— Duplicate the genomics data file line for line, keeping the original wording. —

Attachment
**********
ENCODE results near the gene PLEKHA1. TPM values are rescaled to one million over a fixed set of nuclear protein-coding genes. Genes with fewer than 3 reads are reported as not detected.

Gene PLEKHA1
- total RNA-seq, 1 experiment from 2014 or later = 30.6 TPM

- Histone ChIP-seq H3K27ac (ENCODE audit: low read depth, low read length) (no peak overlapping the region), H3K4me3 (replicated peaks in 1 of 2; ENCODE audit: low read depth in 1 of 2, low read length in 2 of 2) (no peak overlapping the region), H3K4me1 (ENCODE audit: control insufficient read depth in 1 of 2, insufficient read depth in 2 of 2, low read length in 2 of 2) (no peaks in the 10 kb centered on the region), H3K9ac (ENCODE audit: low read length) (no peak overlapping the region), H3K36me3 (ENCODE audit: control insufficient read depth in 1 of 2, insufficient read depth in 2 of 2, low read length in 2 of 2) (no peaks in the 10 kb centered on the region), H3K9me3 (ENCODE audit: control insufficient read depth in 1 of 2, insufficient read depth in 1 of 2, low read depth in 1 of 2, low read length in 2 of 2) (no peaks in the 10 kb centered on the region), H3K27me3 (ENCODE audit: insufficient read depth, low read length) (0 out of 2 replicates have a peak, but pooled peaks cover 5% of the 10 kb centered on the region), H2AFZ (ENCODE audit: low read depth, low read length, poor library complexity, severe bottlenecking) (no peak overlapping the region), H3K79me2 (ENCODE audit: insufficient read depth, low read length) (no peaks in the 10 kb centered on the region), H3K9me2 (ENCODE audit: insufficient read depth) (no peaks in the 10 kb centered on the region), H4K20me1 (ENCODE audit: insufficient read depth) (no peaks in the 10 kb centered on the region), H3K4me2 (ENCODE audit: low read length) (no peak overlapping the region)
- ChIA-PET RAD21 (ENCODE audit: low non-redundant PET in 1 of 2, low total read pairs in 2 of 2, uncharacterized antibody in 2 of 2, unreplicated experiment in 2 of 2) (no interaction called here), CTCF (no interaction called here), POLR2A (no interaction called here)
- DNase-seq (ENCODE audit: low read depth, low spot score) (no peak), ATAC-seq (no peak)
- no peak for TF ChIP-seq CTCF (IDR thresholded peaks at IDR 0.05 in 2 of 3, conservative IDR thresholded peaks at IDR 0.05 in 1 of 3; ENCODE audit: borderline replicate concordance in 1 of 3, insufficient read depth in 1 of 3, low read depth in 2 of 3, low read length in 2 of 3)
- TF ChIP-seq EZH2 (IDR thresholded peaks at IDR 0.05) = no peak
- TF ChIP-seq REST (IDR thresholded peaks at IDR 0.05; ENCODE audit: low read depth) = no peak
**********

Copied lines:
ENCODE results near the gene PLEKHA1. TPM values are rescaled to one million over a fixed set of nuclear protein-coding genes. Genes with fewer than 3 reads are reported as not detected.

Gene PLEKHA1
- total RNA-seq, 1 experiment from 2014 or later = 30.6 TPM

- Histone ChIP-seq H3K27ac (ENCODE audit: low read depth, low read length) (no peak overlapping the region), H3K4me3 (replicated peaks in 1 of 2; ENCODE audit: low read depth in 1 of 2, low read length in 2 of 2) (no peak overlapping the region), H3K4me1 (ENCODE audit: control insufficient read depth in 1 of 2, insufficient read depth in 2 of 2, low read length in 2 of 2) (no peaks in the 10 kb centered on the region), H3K9ac (ENCODE audit: low read length) (no peak overlapping the region), H3K36me3 (ENCODE audit: control insufficient read depth in 1 of 2, insufficient read depth in 2 of 2, low read length in 2 of 2) (no peaks in the 10 kb centered on the region), H3K9me3 (ENCODE audit: control insufficient read depth in 1 of 2, insufficient read depth in 1 of 2, low read depth in 1 of 2, low read length in 2 of 2) (no peaks in the 10 kb centered on the region), H3K27me3 (ENCODE audit: insufficient read depth, low read length) (0 out of 2 replicates have a peak, but pooled peaks cover 5% of the 10 kb centered on the region), H2AFZ (ENCODE audit: low read depth, low read length, poor library complexity, severe bottlenecking) (no peak overlapping the region), H3K79me2 (ENCODE audit: insufficient read depth, low read length) (no peaks in the 10 kb centered on the region), H3K9me2 (ENCODE audit: insufficient read depth) (no peaks in the 10 kb centered on the region), H4K20me1 (ENCODE audit: insufficient read depth) (no peaks in the 10 kb centered on the region), H3K4me2 (ENCODE audit: low read length) (no peak overlapping the region)
- ChIA-PET RAD21 (ENCODE audit: low non-redundant PET in 1 of 2, low total read pairs in 2 of 2, uncharacterized antibody in 2 of 2, unreplicated experiment in 2 of 2) (no interaction called here), CTCF (no interaction called here), POLR2A (no interaction called here)
- DNase-seq (ENCODE audit: low read depth, low spot score) (no peak), ATAC-seq (no peak)
- no peak for TF ChIP-seq CTCF (IDR thresholded peaks at IDR 0.05 in 2 of 3, conservative IDR thresholded peaks at IDR 0.05 in 1 of 3; ENCODE audit: borderline replicate concordance in 1 of 3, insufficient read depth in 1 of 3, low read depth in 2 of 3, low read length in 2 of 3)
- TF ChIP-seq EZH2 (IDR thresholded peaks at IDR 0.05) = no peak
- TF ChIP-seq REST (IDR thresholded peaks at IDR 0.05; ENCODE audit: low read depth) = no peak